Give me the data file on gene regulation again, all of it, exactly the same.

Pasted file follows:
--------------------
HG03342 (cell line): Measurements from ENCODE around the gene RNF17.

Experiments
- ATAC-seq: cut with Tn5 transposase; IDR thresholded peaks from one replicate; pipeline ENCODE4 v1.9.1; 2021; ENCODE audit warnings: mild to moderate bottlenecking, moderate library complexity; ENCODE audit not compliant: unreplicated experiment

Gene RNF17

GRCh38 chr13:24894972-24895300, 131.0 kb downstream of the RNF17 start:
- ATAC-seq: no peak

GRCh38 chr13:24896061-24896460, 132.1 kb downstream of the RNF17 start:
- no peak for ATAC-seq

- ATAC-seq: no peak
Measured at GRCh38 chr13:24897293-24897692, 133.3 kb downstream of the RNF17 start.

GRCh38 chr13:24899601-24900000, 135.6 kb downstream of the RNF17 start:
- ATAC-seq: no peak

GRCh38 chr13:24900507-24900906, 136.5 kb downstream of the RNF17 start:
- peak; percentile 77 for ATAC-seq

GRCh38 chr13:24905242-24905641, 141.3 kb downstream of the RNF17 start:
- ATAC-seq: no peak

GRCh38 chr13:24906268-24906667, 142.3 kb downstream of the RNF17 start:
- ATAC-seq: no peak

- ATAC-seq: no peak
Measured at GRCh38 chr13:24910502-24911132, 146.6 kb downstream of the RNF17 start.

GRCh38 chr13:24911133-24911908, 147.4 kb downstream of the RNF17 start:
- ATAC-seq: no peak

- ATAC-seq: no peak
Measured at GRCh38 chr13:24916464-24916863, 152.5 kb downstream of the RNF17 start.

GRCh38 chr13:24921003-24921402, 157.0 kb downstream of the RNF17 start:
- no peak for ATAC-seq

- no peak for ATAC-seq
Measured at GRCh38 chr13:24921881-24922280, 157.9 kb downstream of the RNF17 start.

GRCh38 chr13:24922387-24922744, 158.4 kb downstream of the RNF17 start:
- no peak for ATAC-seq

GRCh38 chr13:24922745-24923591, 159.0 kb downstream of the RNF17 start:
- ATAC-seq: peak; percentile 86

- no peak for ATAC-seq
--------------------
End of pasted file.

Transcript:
HG03342 (cell line): Measurements from ENCODE around the gene RNF17.

Experiments
- ATAC-seq: cut with Tn5 transposase; IDR thresholded peaks from one replicate; pipeline ENCODE4 v1.9.1; 2021; ENCODE audit warnings: mild to moderate bottlenecking, moderate library complexity; ENCODE audit not compliant: unreplicated experiment

Gene RNF17

GRCh38 chr13:24894972-24895300, 131.0 kb downstream of the RNF17 start:
- ATAC-seq: no peak

GRCh38 chr13:24896061-24896460, 132.1 kb downstream of the RNF17 start:
- no peak for ATAC-seq

- ATAC-seq: no peak
Measured at GRCh38 chr13:24897293-24897692, 133.3 kb downstream of the RNF17 start.

GRCh38 chr13:24899601-24900000, 135.6 kb downstream of the RNF17 start:
- ATAC-seq: no peak

GRCh38 chr13:24900507-24900906, 136.5 kb downstream of the RNF17 start:
- peak; percentile 77 for ATAC-seq

GRCh38 chr13:24905242-24905641, 141.3 kb downstream of the RNF17 start:
- ATAC-seq: no peak

GRCh38 chr13:24906268-24906667, 142.3 kb downstream of the RNF17 start:
- ATAC-seq: no peak

- ATAC-seq: no peak
Measured at GRCh38 chr13:24910502-24911132, 146.6 kb downstream of the RNF17 start.

GRCh38 chr13:24911133-24911908, 147.4 kb downstream of the RNF17 start:
- ATAC-seq: no peak

- ATAC-seq: no peak
Measured at GRCh38 chr13:24916464-24916863, 152.5 kb downstream of the RNF17 start.

GRCh38 chr13:24921003-24921402, 157.0 kb downstream of the RNF17 start:
- no peak for ATAC-seq

- no peak for ATAC-seq
Measured at GRCh38 chr13:24921881-24922280, 157.9 kb downstream of the RNF17 start.

GRCh38 chr13:24922387-24922744, 158.4 kb downstream of the RNF17 start:
- no peak for ATAC-seq

GRCh38 chr13:24922745-24923591, 159.0 kb downstream of the RNF17 start:
- ATAC-seq: peak; percentile 86

- no peak for ATAC-seq